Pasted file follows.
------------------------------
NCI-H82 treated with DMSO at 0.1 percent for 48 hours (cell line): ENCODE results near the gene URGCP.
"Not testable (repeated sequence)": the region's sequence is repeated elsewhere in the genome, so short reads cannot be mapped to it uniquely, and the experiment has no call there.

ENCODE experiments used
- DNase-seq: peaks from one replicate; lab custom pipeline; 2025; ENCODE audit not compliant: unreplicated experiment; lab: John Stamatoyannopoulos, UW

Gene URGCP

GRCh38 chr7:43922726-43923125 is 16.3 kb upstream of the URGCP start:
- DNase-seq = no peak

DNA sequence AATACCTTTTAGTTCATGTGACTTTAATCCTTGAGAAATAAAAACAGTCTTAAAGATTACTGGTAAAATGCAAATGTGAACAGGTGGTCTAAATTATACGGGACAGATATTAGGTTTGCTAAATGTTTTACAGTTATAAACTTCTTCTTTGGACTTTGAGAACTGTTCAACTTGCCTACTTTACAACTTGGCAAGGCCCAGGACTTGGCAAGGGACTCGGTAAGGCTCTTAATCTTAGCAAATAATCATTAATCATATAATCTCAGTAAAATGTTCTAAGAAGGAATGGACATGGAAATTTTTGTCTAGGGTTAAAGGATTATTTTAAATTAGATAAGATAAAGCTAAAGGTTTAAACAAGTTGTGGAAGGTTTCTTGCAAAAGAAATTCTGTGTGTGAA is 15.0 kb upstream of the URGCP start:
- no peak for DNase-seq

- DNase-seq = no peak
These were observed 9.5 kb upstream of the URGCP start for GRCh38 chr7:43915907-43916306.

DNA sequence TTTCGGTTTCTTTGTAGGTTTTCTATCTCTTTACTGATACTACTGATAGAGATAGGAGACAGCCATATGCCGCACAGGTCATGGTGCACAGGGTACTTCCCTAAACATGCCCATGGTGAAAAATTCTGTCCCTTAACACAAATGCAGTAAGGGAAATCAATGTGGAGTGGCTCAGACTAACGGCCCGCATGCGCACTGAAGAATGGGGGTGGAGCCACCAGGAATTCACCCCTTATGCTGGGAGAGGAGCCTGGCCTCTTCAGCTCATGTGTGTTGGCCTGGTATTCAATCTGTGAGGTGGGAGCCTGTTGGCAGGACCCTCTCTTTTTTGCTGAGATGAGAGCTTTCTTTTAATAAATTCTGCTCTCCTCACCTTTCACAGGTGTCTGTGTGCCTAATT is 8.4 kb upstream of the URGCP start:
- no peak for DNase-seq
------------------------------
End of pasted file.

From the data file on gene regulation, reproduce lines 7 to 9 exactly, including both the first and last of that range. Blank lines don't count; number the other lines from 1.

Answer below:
- DNase-seq = no peak

DNA sequence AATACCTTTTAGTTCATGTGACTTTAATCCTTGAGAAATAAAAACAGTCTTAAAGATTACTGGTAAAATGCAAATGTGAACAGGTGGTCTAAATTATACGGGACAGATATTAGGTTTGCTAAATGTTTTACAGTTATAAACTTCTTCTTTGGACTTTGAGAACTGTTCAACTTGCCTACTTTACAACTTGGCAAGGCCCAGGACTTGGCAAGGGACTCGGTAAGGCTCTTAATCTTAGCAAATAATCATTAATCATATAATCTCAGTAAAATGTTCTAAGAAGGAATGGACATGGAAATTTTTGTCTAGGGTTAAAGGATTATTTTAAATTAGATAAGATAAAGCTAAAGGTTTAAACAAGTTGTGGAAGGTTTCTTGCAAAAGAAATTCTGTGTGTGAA is 15.0 kb upstream of the URGCP start:
- no peak for DNase-seq